I was previously a die-hard fan of digital cameras but was introduced to the world of analogue photography earlier this year, and I've loved it ever since!
Sometime back in December last year, my boyfriend, who had developed a liking for analogue photography a few months back, was eagerly sharing with me the challenges of analogue photography. Me, being a die-hard digital camera (point-and-shoot) fan, simply raised an eyebrow and replied in an obstinate matter-of-fact way, “Don’t you just press the shutter to get a photo? What’s so difficult about that?”
The poor boyfriend proceeded to spend another 20 minutes trying to explain the difficulties of analogue photography and how great photos do not just exist from one single thumb action of clicking a shutter. Knowing how stubborn I could be, the poor boy gave up that day. His passion for the art of analogue photography continued to grow and day after day, I would see him trawling the net for informative articles about photography.
We went for a holiday in December with a bunch of friends and he brought along his new baby, a Yashica Electro 35. I, of course, brought my trusty companion, a seductively sleek chili red Canon, which I had just purchased a few months back. Throughout the trip, I saw him snapping away. He would snap at the most random objects, a flower in the bush, a signboard in the sun. I didn’t get it. I was perfectly happy with the timer capabilities of my camera, which enabled our group to take the most amazing jumpshots ever at the sand dunes we visited (we were in Vietnam).
When we got home, he got his pictures developed, and I had to say, I ate my words. Perhaps to the professionals out there, the photos he took are just normal, nothing extraordinary, nothing special. But to me, I was completely taken aback. Wasn’t I there when he snapped a shot of that random ugly signboard? Yet here it was, captured in a photograph, along with radiant rays of sunlight that had fallen beautifully on the metal to reflect a shiny sparkly tint. The other photographs from the trip were also amazing and from that point onwards, I was sold.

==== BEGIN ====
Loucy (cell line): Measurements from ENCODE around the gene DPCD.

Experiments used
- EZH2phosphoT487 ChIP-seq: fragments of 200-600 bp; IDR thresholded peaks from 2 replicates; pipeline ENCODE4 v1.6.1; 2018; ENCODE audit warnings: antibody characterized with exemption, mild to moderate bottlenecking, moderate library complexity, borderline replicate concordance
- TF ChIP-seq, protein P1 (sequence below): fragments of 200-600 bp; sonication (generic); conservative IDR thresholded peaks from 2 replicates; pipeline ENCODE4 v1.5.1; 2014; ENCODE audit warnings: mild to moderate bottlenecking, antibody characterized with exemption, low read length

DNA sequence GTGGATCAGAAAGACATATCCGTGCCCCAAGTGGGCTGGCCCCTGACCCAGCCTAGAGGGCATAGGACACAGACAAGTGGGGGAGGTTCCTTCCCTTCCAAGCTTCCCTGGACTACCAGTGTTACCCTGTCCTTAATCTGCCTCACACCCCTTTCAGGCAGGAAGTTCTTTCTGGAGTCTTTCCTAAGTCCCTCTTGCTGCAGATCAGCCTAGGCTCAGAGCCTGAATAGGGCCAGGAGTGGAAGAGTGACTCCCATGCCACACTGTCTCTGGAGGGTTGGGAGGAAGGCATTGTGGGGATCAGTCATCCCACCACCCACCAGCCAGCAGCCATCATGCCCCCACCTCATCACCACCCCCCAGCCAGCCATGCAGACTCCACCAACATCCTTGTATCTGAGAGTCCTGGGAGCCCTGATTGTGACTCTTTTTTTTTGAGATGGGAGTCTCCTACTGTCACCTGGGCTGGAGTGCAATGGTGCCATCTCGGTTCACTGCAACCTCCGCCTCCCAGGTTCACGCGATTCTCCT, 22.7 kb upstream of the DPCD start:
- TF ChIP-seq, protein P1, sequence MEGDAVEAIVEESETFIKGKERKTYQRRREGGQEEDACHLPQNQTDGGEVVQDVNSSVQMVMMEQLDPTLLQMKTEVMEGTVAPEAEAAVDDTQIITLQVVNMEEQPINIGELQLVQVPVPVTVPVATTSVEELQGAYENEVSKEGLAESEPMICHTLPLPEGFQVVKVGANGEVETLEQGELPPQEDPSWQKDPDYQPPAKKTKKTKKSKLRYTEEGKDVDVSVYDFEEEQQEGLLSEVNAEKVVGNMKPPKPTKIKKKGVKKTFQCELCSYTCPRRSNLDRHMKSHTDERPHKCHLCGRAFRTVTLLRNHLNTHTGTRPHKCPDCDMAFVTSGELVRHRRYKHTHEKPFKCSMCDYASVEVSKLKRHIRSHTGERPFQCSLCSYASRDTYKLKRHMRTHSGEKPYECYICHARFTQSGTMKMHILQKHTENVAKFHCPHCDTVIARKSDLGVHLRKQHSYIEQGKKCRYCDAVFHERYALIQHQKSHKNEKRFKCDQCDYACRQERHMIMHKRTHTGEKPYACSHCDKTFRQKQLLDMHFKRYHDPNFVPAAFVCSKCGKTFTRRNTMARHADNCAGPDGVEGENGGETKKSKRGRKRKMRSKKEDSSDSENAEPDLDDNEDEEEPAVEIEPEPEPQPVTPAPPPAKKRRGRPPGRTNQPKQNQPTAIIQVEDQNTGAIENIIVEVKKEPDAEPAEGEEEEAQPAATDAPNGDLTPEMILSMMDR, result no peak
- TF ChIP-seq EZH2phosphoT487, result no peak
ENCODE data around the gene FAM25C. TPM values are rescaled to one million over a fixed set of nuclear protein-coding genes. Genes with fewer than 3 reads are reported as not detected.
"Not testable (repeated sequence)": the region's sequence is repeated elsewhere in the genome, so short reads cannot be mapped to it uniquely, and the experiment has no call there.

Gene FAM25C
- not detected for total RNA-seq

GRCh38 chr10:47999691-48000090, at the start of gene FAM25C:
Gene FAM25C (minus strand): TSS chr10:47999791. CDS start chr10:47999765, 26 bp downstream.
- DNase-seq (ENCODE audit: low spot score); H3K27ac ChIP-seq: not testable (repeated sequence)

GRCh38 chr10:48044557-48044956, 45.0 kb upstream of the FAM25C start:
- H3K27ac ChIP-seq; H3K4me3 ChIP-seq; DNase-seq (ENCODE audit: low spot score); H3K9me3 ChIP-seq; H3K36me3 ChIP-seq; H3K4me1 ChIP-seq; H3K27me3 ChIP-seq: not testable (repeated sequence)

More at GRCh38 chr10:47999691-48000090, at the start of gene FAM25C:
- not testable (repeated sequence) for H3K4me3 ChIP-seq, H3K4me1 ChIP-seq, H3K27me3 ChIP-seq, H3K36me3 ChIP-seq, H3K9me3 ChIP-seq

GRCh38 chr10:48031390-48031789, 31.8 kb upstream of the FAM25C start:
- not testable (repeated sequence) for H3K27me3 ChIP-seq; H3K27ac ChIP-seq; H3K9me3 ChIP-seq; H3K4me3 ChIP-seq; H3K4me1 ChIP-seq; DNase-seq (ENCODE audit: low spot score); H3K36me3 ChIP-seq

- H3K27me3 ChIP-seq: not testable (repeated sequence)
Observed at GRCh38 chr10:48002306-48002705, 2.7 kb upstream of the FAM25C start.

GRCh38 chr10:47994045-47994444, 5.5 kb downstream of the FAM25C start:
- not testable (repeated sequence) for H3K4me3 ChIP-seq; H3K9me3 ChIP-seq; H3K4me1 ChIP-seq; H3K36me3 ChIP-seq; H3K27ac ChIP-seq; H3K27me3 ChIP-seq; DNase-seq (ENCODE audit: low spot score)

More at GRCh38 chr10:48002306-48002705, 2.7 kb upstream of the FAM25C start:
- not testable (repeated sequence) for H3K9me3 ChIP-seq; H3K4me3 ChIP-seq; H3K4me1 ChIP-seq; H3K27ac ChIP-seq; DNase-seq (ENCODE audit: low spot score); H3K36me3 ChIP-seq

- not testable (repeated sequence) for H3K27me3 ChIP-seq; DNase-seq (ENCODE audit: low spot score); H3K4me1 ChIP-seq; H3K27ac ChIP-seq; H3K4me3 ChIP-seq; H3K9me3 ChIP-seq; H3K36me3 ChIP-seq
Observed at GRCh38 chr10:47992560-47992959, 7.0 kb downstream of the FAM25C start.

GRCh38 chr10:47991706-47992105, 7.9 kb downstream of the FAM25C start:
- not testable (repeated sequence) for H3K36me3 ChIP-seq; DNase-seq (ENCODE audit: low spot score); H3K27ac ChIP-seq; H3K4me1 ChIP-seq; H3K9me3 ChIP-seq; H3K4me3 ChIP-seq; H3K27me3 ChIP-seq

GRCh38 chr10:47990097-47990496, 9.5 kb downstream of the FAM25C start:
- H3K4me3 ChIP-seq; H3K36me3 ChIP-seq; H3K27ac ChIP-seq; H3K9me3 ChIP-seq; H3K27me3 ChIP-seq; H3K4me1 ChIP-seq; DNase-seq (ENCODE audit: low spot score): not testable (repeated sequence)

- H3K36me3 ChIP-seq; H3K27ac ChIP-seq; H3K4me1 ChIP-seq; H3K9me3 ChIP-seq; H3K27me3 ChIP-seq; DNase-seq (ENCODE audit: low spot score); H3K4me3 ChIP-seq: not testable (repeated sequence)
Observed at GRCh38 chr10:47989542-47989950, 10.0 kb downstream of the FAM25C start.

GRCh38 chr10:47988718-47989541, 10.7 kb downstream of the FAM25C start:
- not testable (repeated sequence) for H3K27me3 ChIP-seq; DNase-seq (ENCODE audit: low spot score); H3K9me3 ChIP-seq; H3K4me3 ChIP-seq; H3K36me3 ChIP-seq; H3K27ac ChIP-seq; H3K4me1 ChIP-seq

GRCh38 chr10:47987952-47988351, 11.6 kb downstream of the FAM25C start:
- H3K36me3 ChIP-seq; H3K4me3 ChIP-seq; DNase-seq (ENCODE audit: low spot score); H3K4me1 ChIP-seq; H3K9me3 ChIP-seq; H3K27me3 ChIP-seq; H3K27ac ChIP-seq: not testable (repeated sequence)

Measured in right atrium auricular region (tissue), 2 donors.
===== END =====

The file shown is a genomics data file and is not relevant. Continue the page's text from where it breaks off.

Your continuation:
I didn’t get my own camera until much later, when my boyfriend surprised me with one for Valentines’ Day. This no-frills camera was perfect for me, the noob who found his Yashica mind-boggling even after five months of being acquainted to it. Needless to say, I’ve had amazing fun with this camera! Words can’t express the exhilaration and anticipation I feel when I send my rolls in to get developed! We went for another trip at the end of February, this time to Bangkok, and I brought it along with me. Well, the Canon came along too, but this time, the pretty red thing was banished to my backpack until the sunset (only because my first camera can’t take pictures at night). It’s been almost two months since my first analogue camera ever and right now, I can’t wait to explore new cameras (I assembled my own Recesky recently and I’ve got an Olympus Trip on the way!).
I can’t thank my boyfriend enough for introducing me to the world of analogue photography! Here are some photos for all of you! I’m still a noob, but I hope I get better in time!